This project will address the serious food safety problem of aflatoxin contamination in almond and pistachio nuts in California. Aflatoxin, a toxin produced as a secondary metabolite of the two filamentous fungi, Aspergillus flavus and A. parasiticus, has received greater attention and is more widely studied than any other mycotoxin due to demonstrated potent carcinogenic effects in laboratory animals and acute toxicological effects (even deaths) in people. In order to minimize potential human exposure, the aflatoxin content of food and feed is strictly regulated in most of the world. Among the cultivated nut crops in California, pistachio and almonds are the most frequently contaminated nuts with aflatoxin. Indeed, in the last few years, unusually higher levels of aflatoxin contamination were detected frequently in these two crops than in nut samples recorded in previous years, suggesting that there may be a shift towards a population of Aspergillus flavus/A. parasiticus producing unusually high levels of aflatoxins. In my laboratory, we have made major discoveries in the sources of and factors affecting aflatoxin contamination of these crops and are now working towards the discovery of methods to reduce/eliminate aflatoxin contamination in these crops. At the same time, we have been involved in research on the biological control of aflatoxin-producing fungi using atoxigenic (not producing aflatoxin) A. flavus strains. Among these strains, the atoxigenic A. flavus AF36 (a registered strain for the reduction of aflatoxin in cottonseed in Arizona and corn in Texas) has been studied in detail in an experimental pistachio and fig orchards. In January 2008 we were granted an Experimental Use Permit by the US EPA and the California Dept. of Pesticide Regulation to treat 3,000 acres of pistachio orchards. The aim of the present project is to determine factors affecting putative shifts in the soil populations of A. flavus/A. parasiticus towards an increase of the highly toxigenic populations, displace these toxigenic populations by adding a mixture of atoxigenic strains of A. flavus in commercial orchards, and reduce aflatoxin contamination in nuts. Genetic characteristics of existing atoxigenic strains will be determined and molecular markers developed to identify the atoxigenic strains. The strains most frequently encountered in commercial orchards will be selected and used as the candidate biocontrol agents. A mixture of atoxigenic strains will be applied in the soil of an experimental almond and pistachio orchard and the survival of these strains and displacement of toxigenic strains quantified using a Real-time PCR assay developed in our laboratory. The levels of the propagules produced by the applied atoxigenic strains will be monitored in the soil, air, and nuts. Subsequently, the anticipated decrease in aflatoxin contamination in nuts will be quantified. This project's research will increase nut quality, safeguard the health of the consumers, and benefit greatly at least two major California nut crop industries by supplying domestic and international markets with aflatoxin-free almonds and pistachios.
NON-TECHNICAL SUMMARY: Aflatoxins (produced by Aspergillus flavus and A. parasiticus) are potent liver carcinogens and are widely regulated by governments who have set very low tolerances for aflatoxins in food and feed. Contamination of nuts crops with aflatoxins has become a huge issue relevant to food safety in the last several years. Recently, nut loads have been rejected frequently due to excessive aflatoxin contamination levels (far more the regulated tolerance of 10 parts per billion). Some other industries have used and registered atoxigenic (not producing aflatoxin) of A. flavus and thereby have successfully reduced aflatoxin contamination. We have used very successfully the atoxigenic strain AF36 in pistachio and fig orchards. We propose here to determine the density of A. flavus and A. parasiticus and the ratio of toxigenic to atoxigenic strains in nut crop orchards and specifically the incidence of the atoxigenic strains of A. flavus. Also we will compare isolates of A. flavus collected during 2009 to 2011 (recent populations) with isolates collected from nut crops during 1992 to 1994 (historic populations) to determine whether there was a shift of strains in recent populations towards strains highly toxigenic (producing higher amounts of aflatoxins than normal). Indeed, recent analyses of nut loads exported to Europe were found contaminated with unusually higher levels of aflatoxins than previously encountered, suggesting perhaps that there was a shift in A. flavus/parasiticus towards highly toxigenic strains. Representative aflatoxigenic strains from recent populations both from pistachio and almond orchards will be tested for amounts of aflatoxins they produce using HPLC and the levels compared with those of historic A. flavus to determine if there is a shift towards highly toxigenic strains. We also propose to apply a mixture of the most commonly encountered atoxigenic strains in a pistachio and almond orchard at Kearney Ag Center and determine establishment of these strains, survival, displacement of the aflatoxigenic toxigenic strains, and reduction of aflatoxin contamination in nuts. Samples of soils will be collected from plots of treated and non treated replicated plots before and 3 months after the application of the atoxigenic strains to determine displacement of the toxigenic strains. Similar determinations in the year following the first year of application can help determine how well the strains will survive and used as a guide whether application of the atoxigenic strains need to be done yearly or every other year. Nuts will be collected and isolations be made to determine the incidence of atoxigenic strains landed on the nuts and contamination of nuts with aflatoxins. Therefore an anticipated output of this project is that it is possible that a successful technology used to reduce aflatoxins in row crops (cotton, peanut, and corn) could be transferred and applied in nut tree crops that are also susceptible to aflatoxin contamination. Secondly, the atoxigenic strains that will be used in this project are naturally occurring in California orchards and their registration will be easier than strains introduced from other States or abroad.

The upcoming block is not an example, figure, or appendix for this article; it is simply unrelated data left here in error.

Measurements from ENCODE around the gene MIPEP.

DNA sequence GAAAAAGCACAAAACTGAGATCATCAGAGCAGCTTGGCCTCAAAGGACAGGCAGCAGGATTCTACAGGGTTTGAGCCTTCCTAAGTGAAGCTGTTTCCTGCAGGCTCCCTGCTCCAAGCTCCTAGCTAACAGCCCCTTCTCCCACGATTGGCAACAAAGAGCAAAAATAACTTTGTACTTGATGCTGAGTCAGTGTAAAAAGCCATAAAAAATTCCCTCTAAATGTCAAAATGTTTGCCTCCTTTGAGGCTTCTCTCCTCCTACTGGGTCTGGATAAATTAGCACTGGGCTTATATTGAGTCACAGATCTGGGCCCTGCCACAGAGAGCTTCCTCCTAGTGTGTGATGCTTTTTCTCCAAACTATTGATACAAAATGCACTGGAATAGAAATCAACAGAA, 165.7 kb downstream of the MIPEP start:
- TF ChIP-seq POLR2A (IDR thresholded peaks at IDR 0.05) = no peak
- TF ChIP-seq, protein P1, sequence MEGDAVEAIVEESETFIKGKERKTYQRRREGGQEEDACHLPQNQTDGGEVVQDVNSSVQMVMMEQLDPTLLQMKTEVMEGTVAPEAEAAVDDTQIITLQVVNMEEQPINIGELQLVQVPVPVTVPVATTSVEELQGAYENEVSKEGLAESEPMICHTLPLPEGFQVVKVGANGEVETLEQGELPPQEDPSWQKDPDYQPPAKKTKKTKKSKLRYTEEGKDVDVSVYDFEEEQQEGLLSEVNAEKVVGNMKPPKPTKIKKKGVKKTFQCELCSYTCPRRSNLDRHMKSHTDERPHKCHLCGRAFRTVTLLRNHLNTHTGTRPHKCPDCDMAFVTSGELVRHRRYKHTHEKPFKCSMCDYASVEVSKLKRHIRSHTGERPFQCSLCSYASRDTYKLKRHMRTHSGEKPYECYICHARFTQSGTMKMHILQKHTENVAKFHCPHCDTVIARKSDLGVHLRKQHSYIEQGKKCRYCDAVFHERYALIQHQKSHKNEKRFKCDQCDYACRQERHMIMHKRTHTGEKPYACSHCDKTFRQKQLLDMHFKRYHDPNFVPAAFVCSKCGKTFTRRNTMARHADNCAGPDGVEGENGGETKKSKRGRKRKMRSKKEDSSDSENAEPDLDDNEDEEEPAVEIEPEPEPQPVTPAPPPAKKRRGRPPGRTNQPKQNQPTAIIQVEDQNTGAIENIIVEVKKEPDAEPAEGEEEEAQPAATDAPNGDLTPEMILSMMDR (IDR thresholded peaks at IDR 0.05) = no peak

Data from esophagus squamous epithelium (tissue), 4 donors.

APPROACH: 27 orchards in nine locations/counties will be selected where major acreage of nut crops are grown. Five composite samples will be collected from the topsoil of each orchard to determine the density of A. flavus and A. parasiticus. A. parasiticus is typically rarer than A. flavus. A semi-selective medium that has been developed and used routinely in our laboratory will be used also to isolate various strains of A. flavus and A. parasiticus. Toxigenicity of the strains will be determined using HPLC to determine the ratio of the toxigenic to atoxigenic strains and the levels of aflatoxins produced. Strain identification will be done using the VCG, Vegetative Compatibility Groups, procedures well established. We will emphasize the atoxigenic strains that are encountered more frequently, including the AF36. The frequency and the amounts aflatoxin production by the toxigenic strains of A. flavus recovered in 2009 to 2011 will be compared with those of historic strains collected in 1992 to 1994. These results should facilitate and provide useful information in preparing for the registration and application of atoxigenic strains in almond orchards. Registration of native atoxigenic strains is easier and obtained faster than that for strains brought from out of State or abroad. Mixtures of selected atoxigenic strains including the AF36 will be applied in a pistachio and almond test orchards and soil samples collected before and 3 months after application of the inoculum to determine establishment and survival of these strains in the orchard's floor. The atoxigenic strains grown on wheat seed will be applied at a rate of 10 pounds per acre. The wheat will be applied in a replicated random design with three each treated and nontreated, ground surface of 16-tree replications. After application of the wheat (atoxigenic source inoculum), the orchard will be drip-irrigated daily throughout the summer to induce sporulation of the atoxigenic strains on the wheat. Soil samples will be collected just before the application of the wheat inoculum. Soil samples and nuts will be collected during harvest (end of the first growing season). The density of A. flavus in the soils and on the nuts will be quantified. Isolates of A. flavus obtained from soils and nuts will be tested to see if they have the same VCG as the applied atoxigenic strains. Comparisons of the density of the applied strains with that of the native strains will be performed. Collected nuts will be checked for visible decay by A. flavus and A. parasiticus. All the A. flavus from infected nuts will be identified to strain to determine the incidence of the atoxigenic strains and displacement of the other A. flavus strains. Nut samples will be analyzed for aflatoxins. Sampling soil samples and nuts at harvest of the second season should provide information how well the applied atoxigenic strains do after application for a second season. We anticipate from these treatments to determine the best time for applying the atoxigenic strains (yearly or every other year), the most efficient displacement of the toxigenic A. flavus/A. parasiticus strains, and levels of reduction of aflatoxin contamination.